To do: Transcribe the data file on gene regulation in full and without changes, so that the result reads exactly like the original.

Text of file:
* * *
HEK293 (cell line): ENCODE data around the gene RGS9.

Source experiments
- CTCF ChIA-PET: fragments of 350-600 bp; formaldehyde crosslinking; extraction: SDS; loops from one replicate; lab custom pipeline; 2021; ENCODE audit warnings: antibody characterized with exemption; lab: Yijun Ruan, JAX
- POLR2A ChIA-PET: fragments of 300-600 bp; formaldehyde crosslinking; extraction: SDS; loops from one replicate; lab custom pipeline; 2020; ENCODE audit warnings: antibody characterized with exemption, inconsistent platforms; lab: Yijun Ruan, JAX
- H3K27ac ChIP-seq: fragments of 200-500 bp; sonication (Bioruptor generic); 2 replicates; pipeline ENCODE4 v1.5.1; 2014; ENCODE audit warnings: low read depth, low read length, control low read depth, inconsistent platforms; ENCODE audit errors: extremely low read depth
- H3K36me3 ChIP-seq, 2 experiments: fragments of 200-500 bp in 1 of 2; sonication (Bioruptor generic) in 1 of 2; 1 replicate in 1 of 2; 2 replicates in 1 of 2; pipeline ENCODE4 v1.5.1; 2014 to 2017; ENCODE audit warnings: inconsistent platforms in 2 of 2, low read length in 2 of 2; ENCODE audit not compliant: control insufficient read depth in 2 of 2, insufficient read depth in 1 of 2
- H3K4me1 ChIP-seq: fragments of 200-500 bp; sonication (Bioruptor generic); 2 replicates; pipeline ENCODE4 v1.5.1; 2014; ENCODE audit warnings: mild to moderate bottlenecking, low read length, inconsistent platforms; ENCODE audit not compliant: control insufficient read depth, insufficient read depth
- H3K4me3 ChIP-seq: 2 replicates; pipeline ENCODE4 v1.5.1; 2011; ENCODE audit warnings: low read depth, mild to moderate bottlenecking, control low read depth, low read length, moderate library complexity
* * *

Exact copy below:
HEK293 (cell line): ENCODE data around the gene RGS9.

Source experiments
- CTCF ChIA-PET: fragments of 350-600 bp; formaldehyde crosslinking; extraction: SDS; loops from one replicate; lab custom pipeline; 2021; ENCODE audit warnings: antibody characterized with exemption; lab: Yijun Ruan, JAX
- POLR2A ChIA-PET: fragments of 300-600 bp; formaldehyde crosslinking; extraction: SDS; loops from one replicate; lab custom pipeline; 2020; ENCODE audit warnings: antibody characterized with exemption, inconsistent platforms; lab: Yijun Ruan, JAX
- H3K27ac ChIP-seq: fragments of 200-500 bp; sonication (Bioruptor generic); 2 replicates; pipeline ENCODE4 v1.5.1; 2014; ENCODE audit warnings: low read depth, low read length, control low read depth, inconsistent platforms; ENCODE audit errors: extremely low read depth
- H3K36me3 ChIP-seq, 2 experiments: fragments of 200-500 bp in 1 of 2; sonication (Bioruptor generic) in 1 of 2; 1 replicate in 1 of 2; 2 replicates in 1 of 2; pipeline ENCODE4 v1.5.1; 2014 to 2017; ENCODE audit warnings: inconsistent platforms in 2 of 2, low read length in 2 of 2; ENCODE audit not compliant: control insufficient read depth in 2 of 2, insufficient read depth in 1 of 2
- H3K4me1 ChIP-seq: fragments of 200-500 bp; sonication (Bioruptor generic); 2 replicates; pipeline ENCODE4 v1.5.1; 2014; ENCODE audit warnings: mild to moderate bottlenecking, low read length, inconsistent platforms; ENCODE audit not compliant: control insufficient read depth, insufficient read depth
- H3K4me3 ChIP-seq: 2 replicates; pipeline ENCODE4 v1.5.1; 2011; ENCODE audit warnings: low read depth, mild to moderate bottlenecking, control low read depth, low read length, moderate library complexity